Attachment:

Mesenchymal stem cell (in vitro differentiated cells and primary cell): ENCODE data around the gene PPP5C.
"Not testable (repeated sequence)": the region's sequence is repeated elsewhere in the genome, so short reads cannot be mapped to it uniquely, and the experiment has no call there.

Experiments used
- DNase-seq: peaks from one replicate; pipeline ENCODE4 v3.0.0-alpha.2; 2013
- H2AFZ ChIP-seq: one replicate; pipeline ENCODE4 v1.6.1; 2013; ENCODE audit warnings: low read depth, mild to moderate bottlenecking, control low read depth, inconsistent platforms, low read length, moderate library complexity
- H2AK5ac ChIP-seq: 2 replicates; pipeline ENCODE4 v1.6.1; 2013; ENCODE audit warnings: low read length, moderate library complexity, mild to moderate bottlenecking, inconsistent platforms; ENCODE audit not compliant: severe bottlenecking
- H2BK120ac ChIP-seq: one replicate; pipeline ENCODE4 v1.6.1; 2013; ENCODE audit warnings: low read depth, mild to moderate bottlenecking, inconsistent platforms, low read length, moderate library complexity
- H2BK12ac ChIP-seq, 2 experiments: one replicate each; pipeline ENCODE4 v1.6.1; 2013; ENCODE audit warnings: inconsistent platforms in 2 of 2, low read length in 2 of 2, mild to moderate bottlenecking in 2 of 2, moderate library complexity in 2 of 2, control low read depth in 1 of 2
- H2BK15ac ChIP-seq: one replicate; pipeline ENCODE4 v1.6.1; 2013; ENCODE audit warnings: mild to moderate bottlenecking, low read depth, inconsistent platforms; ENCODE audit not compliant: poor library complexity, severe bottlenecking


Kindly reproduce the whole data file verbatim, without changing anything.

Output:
Mesenchymal stem cell (in vitro differentiated cells and primary cell): ENCODE data around the gene PPP5C.
"Not testable (repeated sequence)": the region's sequence is repeated elsewhere in the genome, so short reads cannot be mapped to it uniquely, and the experiment has no call there.

Experiments used
- DNase-seq: peaks from one replicate; pipeline ENCODE4 v3.0.0-alpha.2; 2013
- H2AFZ ChIP-seq: one replicate; pipeline ENCODE4 v1.6.1; 2013; ENCODE audit warnings: low read depth, mild to moderate bottlenecking, control low read depth, inconsistent platforms, low read length, moderate library complexity
- H2AK5ac ChIP-seq: 2 replicates; pipeline ENCODE4 v1.6.1; 2013; ENCODE audit warnings: low read length, moderate library complexity, mild to moderate bottlenecking, inconsistent platforms; ENCODE audit not compliant: severe bottlenecking
- H2BK120ac ChIP-seq: one replicate; pipeline ENCODE4 v1.6.1; 2013; ENCODE audit warnings: low read depth, mild to moderate bottlenecking, inconsistent platforms, low read length, moderate library complexity
- H2BK12ac ChIP-seq, 2 experiments: one replicate each; pipeline ENCODE4 v1.6.1; 2013; ENCODE audit warnings: inconsistent platforms in 2 of 2, low read length in 2 of 2, mild to moderate bottlenecking in 2 of 2, moderate library complexity in 2 of 2, control low read depth in 1 of 2
- H2BK15ac ChIP-seq: one replicate; pipeline ENCODE4 v1.6.1; 2013; ENCODE audit warnings: mild to moderate bottlenecking, low read depth, inconsistent platforms; ENCODE audit not compliant: poor library complexity, severe bottlenecking